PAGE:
Module 5-6: Challenges, pitfalls, and solutions

In these modules, participants will continue to critique one another's interview segments. They will also play the interviewer as facilitators model 10 challenges that can affect the quality of interview responses. Participants will work together to develop and implement strategies for managing these challenges.

Final assignment (certification track only)

For the final assignment, those seeking certification will conduct and record a minimum of one interview and write a detailed self-critique. The interview will be reviewed by your facilitator, who will provide detailed comments and suggestions and determine if you have achieved an adequate level of skill for certification. If the instructor decides that you need additional practice, you may be asked to conduct a second interview as part of the certification process.

For Certified Lectical Practitioners

Interview assessments have both advantages and disadvantages. For example:

  • They are often the only way to access the reasoning of younger children. Clinical interviewing skills are valuable for researchers studying childrens' development as well as parents or teachers who wish to track children's development.
  • Clinical interviews are often more appealing for busy senior executives than written assessments because they're more personal and take less time.
  • Clinical interviews are often viewed as less threatening than written assessments by individuals who suffer from test anxiety.
  • Many people who do not enjoy writing find the interview format more appealing.
  • Because it is a form of intense listening, clinical interviewing can strengthen relationships, including the coaching relationship.
  • When using Lectical Assessments in executive hiring, an interview is often preferable to a written assessment.
  • The primary disadvantage of clinical interviewing is that adults tend to receive slightly higher scores on written assessments than on interview assessments. This is largely because written assessments provide more opportunities for revision. We encourage clients to take this into account when choosing between written and oral assessments.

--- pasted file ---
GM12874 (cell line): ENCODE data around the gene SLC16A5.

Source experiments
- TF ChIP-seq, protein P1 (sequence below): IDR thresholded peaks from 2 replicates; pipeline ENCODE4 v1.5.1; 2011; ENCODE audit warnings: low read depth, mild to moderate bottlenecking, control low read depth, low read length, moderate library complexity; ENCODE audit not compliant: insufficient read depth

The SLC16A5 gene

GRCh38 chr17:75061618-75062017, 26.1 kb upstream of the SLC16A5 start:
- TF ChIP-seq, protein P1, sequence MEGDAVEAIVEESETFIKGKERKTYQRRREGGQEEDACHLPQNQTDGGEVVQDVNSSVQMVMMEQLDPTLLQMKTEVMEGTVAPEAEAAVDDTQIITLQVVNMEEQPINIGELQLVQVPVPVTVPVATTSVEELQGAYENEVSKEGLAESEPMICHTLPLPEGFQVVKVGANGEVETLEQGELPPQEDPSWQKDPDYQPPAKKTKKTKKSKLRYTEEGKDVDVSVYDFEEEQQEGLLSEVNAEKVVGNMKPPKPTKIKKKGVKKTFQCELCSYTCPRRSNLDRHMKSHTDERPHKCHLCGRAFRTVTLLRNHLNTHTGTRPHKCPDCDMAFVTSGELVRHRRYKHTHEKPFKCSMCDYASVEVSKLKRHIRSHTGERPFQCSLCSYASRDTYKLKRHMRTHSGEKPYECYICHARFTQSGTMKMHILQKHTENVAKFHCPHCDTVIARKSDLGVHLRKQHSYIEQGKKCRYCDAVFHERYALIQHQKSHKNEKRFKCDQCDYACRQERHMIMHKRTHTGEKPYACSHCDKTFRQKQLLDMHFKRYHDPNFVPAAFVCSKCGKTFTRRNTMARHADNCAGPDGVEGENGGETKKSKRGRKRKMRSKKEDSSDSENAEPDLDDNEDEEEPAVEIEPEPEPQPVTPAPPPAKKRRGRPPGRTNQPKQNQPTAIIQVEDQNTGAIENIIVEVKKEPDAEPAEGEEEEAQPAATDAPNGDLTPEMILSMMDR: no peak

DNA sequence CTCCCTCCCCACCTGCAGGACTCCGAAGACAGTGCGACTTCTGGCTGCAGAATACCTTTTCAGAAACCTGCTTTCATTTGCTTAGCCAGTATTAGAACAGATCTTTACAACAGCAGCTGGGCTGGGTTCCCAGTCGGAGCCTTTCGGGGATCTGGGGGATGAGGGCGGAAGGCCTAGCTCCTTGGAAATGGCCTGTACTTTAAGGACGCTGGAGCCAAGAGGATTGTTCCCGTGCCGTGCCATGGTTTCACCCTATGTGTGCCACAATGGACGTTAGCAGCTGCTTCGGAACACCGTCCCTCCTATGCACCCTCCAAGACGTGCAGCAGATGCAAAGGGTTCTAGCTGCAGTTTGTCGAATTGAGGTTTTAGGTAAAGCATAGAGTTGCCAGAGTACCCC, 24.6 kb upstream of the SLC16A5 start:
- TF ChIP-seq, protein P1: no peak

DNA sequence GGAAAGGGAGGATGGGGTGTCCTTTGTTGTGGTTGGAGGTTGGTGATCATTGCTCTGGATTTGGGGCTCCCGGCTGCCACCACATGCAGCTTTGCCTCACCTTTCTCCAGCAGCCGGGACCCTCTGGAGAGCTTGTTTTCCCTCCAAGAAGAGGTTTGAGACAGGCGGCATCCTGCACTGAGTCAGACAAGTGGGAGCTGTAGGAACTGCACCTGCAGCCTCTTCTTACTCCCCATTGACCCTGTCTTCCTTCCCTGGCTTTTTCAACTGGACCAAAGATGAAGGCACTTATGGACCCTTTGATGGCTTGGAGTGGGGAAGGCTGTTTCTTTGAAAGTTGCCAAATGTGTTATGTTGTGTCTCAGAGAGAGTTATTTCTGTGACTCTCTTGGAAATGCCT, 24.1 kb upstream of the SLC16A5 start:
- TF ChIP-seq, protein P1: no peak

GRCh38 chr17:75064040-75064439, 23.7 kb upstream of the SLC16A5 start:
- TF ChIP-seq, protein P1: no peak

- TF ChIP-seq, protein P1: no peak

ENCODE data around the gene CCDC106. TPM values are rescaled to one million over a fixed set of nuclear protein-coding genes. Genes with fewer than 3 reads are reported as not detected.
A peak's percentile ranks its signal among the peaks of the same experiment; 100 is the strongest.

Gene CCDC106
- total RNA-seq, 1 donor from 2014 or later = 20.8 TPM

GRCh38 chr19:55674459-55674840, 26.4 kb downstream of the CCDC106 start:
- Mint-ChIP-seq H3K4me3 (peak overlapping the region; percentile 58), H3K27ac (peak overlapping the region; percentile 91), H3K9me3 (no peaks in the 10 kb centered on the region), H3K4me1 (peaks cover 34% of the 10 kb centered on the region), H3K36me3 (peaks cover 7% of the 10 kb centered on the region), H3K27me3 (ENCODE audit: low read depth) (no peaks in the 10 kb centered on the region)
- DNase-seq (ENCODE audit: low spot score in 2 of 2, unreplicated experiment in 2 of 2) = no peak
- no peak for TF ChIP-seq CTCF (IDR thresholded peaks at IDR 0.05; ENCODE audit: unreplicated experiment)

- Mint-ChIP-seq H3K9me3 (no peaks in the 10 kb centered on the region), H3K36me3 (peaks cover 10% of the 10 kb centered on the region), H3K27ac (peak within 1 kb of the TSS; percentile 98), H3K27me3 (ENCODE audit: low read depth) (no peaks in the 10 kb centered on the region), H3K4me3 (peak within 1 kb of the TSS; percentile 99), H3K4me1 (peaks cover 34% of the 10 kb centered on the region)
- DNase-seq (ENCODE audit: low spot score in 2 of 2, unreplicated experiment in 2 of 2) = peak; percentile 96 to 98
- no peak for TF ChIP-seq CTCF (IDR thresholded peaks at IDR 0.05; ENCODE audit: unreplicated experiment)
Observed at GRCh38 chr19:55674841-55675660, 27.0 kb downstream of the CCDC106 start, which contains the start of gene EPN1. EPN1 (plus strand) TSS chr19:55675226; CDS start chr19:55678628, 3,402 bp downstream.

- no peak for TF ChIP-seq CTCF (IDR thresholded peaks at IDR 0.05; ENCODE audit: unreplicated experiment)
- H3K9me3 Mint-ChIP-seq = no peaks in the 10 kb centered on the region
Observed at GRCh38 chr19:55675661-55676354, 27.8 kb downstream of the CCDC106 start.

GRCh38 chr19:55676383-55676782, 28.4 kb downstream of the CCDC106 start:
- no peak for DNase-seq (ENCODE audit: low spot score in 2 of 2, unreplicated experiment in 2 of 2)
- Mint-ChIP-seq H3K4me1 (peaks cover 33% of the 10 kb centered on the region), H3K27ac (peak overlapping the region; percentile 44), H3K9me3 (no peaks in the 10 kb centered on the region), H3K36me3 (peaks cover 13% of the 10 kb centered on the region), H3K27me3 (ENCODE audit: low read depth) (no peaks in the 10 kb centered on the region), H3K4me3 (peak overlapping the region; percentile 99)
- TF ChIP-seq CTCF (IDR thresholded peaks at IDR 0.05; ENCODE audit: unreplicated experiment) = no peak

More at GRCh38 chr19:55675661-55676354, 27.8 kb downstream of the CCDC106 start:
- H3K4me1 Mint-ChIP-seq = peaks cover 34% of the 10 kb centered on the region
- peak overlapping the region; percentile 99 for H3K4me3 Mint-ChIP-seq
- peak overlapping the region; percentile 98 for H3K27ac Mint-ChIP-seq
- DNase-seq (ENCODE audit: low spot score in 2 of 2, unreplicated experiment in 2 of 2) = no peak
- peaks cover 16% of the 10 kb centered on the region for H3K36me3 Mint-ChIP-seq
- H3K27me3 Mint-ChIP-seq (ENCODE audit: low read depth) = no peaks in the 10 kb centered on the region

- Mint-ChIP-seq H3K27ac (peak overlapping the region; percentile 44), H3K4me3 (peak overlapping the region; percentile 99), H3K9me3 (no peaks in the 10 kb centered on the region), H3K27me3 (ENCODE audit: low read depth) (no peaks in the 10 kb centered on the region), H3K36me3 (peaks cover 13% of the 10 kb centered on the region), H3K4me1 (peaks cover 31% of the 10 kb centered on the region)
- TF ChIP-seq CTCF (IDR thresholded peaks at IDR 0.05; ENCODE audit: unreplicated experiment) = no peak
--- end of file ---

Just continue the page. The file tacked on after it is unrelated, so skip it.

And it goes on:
• A secondary disadvantage of interviewing adults is that it is more expensive to process interview responses because they are generally much longer than written responses.


Fees & schedule

CLIP is open to anyone who would like to learn how to conduct clinical interviews. However, CLiP certification is available only to participants who meet certain requirements.

CLIP is delivered in six weekly practice-based sessions. The course fee is $1,600 ($1,500 early bird rate) for participants seeking certification and $1,100 ($1000 early bird rate) for non-certifying participants.

Sessions are generally held from 10 AM–12 PM or 5:00–7:00 PM US ET (New York time).

The next CLiP begins on January 11th, 2024. The early bird rate ends on November 30th, 2023, and registration closes on December 24th, 2023.

We will meet weekly from 5:00–7:00 PM US ET (New York time).

If you register for CLiP, but are unable to complete coursework in a timely fashion or are unable to participate effectively in class activities, we may ask you to complete the course at a later date. (Individuals who are moved to another session must pay an administrative fee equal to $15% of the current CLiP rate.)

Selected funders

IES (US Department of Education)

The Spencer Foundation


Dr. Sharon Solloway

The Simpson Foundation

The Leopold Foundation

Donor list

Selected clients

Glastonbury School District, CT

The Ross School

Rainbow Community School

The Study School

Long Trail School

The US Naval Academy

The City of Edmonton, Alberta

The US Federal Government

Advisory Board

Antonio Battro, MD, Ph.D., One Laptop Per Child

Marc Schwartz, Ph.D. and former high school teacher, University of Texas at Arlington

Mary Helen Immordino-Yang, Ed.D., University of Southern California

Willis Overton, Ph.D., Temple University, Emeritus